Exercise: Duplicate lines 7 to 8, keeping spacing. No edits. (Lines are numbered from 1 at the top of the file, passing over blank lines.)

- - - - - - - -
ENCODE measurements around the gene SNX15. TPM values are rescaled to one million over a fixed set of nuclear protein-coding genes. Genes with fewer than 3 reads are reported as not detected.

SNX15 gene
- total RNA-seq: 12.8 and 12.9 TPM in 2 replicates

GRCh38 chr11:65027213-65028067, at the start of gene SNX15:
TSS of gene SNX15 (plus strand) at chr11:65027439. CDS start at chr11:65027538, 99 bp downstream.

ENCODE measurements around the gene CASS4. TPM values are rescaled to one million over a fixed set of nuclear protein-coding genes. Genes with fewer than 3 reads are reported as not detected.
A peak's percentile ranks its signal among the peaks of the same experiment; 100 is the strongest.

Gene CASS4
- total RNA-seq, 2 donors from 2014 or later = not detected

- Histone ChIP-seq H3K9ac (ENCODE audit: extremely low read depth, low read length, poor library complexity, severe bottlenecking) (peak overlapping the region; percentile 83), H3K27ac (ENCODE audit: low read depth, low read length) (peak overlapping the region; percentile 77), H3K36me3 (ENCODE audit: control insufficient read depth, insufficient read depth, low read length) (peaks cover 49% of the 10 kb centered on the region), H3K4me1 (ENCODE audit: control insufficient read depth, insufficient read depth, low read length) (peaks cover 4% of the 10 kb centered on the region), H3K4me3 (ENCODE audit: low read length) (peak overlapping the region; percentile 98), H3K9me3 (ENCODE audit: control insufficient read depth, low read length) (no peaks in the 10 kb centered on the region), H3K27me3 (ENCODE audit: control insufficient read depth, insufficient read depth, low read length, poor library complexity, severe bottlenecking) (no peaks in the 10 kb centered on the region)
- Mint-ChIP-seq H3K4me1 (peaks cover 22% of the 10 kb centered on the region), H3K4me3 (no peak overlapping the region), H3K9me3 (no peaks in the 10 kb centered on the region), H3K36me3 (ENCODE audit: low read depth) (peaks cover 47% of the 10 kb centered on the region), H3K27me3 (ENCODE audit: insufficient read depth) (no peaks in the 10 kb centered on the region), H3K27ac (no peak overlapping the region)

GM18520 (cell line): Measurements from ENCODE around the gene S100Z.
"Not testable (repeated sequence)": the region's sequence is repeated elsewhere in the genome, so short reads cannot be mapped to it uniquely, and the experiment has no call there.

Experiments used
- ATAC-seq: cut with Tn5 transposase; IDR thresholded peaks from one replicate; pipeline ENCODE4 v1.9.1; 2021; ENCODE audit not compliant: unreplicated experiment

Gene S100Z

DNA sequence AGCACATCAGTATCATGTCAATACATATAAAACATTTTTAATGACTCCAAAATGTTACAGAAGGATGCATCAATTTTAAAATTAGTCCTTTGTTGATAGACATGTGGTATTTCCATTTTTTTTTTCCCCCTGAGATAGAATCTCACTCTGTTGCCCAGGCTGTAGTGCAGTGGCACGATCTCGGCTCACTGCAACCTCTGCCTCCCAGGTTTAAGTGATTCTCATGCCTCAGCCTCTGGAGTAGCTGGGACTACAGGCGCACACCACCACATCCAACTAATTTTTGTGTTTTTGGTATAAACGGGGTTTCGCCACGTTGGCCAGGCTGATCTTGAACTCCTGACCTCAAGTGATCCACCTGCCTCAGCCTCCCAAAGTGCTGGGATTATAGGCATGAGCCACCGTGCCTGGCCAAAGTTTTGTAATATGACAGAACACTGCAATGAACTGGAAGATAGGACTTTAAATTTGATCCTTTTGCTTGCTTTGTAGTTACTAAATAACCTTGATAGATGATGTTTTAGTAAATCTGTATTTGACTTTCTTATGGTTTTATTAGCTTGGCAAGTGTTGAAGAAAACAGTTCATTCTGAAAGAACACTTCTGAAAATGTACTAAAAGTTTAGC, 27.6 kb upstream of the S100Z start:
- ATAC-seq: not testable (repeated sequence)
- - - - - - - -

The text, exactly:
A peak's percentile ranks its signal among the peaks of the same experiment; 100 is the strongest.

Gene CASS4